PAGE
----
The filter output of the first position is stored in memory. Also, the calculation result of rows is stored in memories #1 to #2N+1. Then the filter is moved down by one row and the filter output in the new position is efficiently calculated as follows. First the contents of memories #1 to #2N+1 are shifted as follows,

$\begin{array}{cc}{R}_{X,0}\leftarrow {R}_{X,1}& \left(77\right)\\ {R}_{X,1}\leftarrow {R}_{X,2}& \left(78\right)\\ {R}_{X,2}\leftarrow {R}_{X,3}\ue89e\text{}\ue89e\dots \ue89e\text{}\ue89e\dots & \left(79\right)\\ {R}_{X,2\ue89eN}\leftarrow {R}_{X,2\ue89eN+1}& \left(80\right)\\ {R}_{X}\leftarrow \left({R}_{X}+{R}_{X,0}{R}_{X,N}{R}_{X,N+1}+{R}_{X,2\ue89eN+1}\right)& \left(81\right)\end{array}$

Only R_{X,2N+1 }at the new position is actually calculated and stored in memory #2N+1 while all other terms in the right side are in the memories. R_{X }value from the previous position and stored in the memory is used and updated by the summing operation and stored in the memory again. Electronic circuits shown in FIG. 16 efficiently calculate this horizontal edge filter. Image pixel data are read out from image memory and fed to memory #2M+1 and shifted to memory #2M, . . . #1. All pixels data in the same row are summed at the summer and the summer's output is fed to memory #2N+1 and shifted to #N+2, . . . and #0. For the first filter position, the contents of memory #2N+1 to #N+2 are added while the contents of memory #N to #1 are subtracted at the summer in order to calculate the filter output. Switches at memories function to achieve this operation. All switches except memory #N+1 and #0 are closed for the first filter position. Once the filter output is calculated, the new pixel data in the next row enter memory #2M+1 to #1 and summed at the summer and this output or the newest summed row data from the next filter position enters memory #2N+1. Meantime, the contents of memory #2N+1 to 0 are all shifted right by one memory. The filter result (output) or the content of the summer from the previous filter position is then updated for the new position by adding the content of memory #2N+1 and #0 and subtracting the contents of memory #N+1 and #N. Switches function to achieve this operation. Switches at memory #2N+1, #N+1, #N and #0 are closed while all other switches are open.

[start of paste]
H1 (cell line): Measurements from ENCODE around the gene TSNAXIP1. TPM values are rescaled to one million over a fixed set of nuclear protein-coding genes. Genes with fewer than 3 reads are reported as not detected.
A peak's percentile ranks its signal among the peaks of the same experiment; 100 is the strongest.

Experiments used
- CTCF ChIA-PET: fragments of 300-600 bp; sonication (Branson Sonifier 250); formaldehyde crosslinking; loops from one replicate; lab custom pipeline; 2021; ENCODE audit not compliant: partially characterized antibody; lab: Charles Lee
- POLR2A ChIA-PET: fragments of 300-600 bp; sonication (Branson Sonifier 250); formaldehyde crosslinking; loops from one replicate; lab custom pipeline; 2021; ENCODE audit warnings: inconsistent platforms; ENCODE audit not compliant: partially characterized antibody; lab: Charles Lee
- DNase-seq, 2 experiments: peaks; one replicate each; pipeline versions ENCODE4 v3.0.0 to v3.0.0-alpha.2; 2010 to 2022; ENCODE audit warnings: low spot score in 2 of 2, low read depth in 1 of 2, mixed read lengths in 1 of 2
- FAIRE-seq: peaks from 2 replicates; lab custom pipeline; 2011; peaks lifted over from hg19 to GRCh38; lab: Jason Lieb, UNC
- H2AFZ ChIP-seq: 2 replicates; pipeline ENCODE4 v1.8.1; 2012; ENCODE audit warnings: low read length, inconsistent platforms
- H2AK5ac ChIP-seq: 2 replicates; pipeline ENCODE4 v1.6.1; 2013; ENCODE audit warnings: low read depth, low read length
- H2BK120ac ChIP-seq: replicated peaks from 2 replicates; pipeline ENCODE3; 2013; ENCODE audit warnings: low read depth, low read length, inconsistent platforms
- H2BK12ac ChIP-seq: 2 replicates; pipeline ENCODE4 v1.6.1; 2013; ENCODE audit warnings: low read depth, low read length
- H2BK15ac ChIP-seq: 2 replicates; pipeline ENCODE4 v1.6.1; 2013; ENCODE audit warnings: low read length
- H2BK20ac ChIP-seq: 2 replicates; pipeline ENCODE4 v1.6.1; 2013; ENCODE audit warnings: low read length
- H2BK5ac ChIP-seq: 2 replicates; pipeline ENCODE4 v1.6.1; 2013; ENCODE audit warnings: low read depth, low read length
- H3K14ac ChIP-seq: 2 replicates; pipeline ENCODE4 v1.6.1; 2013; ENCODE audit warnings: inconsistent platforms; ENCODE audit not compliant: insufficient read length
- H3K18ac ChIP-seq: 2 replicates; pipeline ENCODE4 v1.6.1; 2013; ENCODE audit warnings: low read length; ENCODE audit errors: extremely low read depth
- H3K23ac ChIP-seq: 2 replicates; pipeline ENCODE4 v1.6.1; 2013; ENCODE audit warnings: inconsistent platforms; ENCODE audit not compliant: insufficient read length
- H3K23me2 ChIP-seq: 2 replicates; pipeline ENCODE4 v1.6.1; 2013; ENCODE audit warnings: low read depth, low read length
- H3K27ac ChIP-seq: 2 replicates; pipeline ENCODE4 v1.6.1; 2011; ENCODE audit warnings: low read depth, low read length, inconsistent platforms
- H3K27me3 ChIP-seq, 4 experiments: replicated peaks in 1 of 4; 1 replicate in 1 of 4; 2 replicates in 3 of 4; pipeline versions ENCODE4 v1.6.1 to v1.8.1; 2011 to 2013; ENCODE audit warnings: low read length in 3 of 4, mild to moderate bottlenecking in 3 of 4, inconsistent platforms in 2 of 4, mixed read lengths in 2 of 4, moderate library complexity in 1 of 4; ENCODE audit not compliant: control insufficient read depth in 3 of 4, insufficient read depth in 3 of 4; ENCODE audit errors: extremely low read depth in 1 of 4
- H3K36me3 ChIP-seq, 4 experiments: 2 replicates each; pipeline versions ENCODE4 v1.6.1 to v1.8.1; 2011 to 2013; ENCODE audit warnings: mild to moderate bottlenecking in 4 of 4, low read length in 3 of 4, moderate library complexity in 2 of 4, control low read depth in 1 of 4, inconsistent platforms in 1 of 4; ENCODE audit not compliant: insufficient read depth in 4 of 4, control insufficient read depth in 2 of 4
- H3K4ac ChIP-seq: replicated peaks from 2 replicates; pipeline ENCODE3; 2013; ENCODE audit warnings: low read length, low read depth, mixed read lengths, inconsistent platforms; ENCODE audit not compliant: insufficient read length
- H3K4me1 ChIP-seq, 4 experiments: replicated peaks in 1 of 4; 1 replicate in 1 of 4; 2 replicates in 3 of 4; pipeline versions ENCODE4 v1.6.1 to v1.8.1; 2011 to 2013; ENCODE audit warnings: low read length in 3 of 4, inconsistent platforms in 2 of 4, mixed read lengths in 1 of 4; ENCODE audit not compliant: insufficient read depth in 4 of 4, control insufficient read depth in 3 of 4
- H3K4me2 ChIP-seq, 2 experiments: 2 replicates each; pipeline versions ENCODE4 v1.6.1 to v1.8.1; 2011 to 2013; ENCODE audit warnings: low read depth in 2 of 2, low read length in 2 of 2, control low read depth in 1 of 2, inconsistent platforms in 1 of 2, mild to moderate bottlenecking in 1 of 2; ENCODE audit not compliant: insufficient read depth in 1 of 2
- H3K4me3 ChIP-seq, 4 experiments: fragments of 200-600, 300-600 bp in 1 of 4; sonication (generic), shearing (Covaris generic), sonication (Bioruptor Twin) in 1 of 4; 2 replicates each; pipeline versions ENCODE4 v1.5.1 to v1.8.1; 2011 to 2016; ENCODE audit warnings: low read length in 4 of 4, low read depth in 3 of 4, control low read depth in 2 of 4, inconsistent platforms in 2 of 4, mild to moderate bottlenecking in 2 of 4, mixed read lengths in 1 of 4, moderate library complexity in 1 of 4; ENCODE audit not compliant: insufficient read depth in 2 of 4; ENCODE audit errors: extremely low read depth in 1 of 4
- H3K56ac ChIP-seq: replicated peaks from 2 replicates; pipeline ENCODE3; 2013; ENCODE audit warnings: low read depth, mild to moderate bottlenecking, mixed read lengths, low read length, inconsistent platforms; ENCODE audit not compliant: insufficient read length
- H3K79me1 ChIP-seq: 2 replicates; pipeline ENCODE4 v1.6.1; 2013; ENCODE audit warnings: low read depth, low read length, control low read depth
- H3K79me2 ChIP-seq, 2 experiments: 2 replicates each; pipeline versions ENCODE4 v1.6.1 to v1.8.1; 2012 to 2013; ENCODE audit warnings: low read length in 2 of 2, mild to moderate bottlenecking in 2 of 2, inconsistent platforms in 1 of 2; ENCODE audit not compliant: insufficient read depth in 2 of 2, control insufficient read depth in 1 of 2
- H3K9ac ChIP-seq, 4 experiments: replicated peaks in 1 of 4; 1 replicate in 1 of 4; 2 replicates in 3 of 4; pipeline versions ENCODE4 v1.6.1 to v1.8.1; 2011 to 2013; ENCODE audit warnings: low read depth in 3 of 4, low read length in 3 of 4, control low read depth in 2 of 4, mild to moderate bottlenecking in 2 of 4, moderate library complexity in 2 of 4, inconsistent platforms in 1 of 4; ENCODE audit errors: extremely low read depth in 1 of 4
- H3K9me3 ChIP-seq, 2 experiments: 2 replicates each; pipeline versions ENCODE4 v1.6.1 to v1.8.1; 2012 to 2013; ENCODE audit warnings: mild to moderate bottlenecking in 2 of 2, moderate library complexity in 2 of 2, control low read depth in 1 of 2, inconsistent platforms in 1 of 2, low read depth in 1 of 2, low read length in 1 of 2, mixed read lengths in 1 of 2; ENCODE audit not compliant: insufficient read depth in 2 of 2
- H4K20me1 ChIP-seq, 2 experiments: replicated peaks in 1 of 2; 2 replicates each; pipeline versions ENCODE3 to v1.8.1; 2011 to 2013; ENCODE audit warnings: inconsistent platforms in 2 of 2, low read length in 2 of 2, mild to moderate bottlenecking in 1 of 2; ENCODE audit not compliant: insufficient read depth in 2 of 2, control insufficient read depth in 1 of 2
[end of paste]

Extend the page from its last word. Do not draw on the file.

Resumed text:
This iteration method saves the number of additions. These operations of vertical and horizontal edges can be expanded to have coefficients of a, −a, 0, or a_{j }as before. With these coefficients, the iteration method saves the number of multiplications as well as additions and thus the filter's speed is increased.

The most general form of the edge detection filter is as follows,

$\begin{array}{cc}R=\sum _{i=1\ue89e\text{}\ue89ej=1}^{i=2\ue89eM+1\ue89e\text{}\ue89ej=2\ue89eN+1}\ue89e\phantom{\rule{0.3em}{0.3ex}}\ue89e{a}_{i,j}\ue89e{z}_{\mathrm{ij}}& \left(82\right)\end{array}$

However, the filter can be of symmetrical form as follows

For the horizontal edge filter,

a _{i,2N+2−j} =−a _{i,j} (83)

and

a _{i,N+1}=0 (84)

where i=1 to 2M+1 and j=1 to N
and

a _{2M+2−i,j} =a _{i,j} (85)

where i=1 to M and j=1 to 2N+1.
This horizontal edge filter is illustrated in FIG. 7 a as an example of 9×9 filter.

Furthermore, a_{i,j }is split into x and y components for the horizontal edge filter as follows

a _{i,j} =b _{i} ·c _{j} (86)

b _{2M+2−i} =b _{i} (87)

where i=1 to M
Also

−c _{2N+2−j} =c _{j} (88)

where j=1 to N
Finally the horizontal edge filter can be expressed as follows,

$\begin{array}{cc}{R}_{X}=\sum _{i=1\ue89e\text{}\ue89ej=1}^{i=2\ue89eM+1\ue89e\text{}\ue89ej=N}\ue89e\phantom{\rule{0.3em}{0.3ex}}\ue89e{b}_{i}\ue89e{c}_{j}\ue89e{z}_{\mathrm{ij}}+\sum _{i=1\ue89e\text{}\ue89ej=N+2}^{i=2\ue89eM+1\ue89e\text{}\ue89ej=2\ue89eN+1}\ue89e\phantom{\rule{0.3em}{0.3ex}}\ue89e{b}_{i}\ue89e{c}_{2\ue89eN+2j}\ue89e{z}_{\mathrm{ij}}& \left(89\right)\end{array}$

This filter can use the iteration technique for a faster calculation.

For the vertical edge filter, filter coefficients a_{i,j }also have symmetry except the sign (plus or minus).

a _{2M+2−i,j} =−a _{i,j} (90)

and

a _{M+1,j}=0 (91)

where i=1 to M and j=1 to 2N+1
Also

a _{i,2N+2−j} =a _{i,j} (92)

where i=1 to 2M+1 and j=1 to N.
This vertical edge filter is illustrated in FIG. 7 b as an example of 9×9 filter.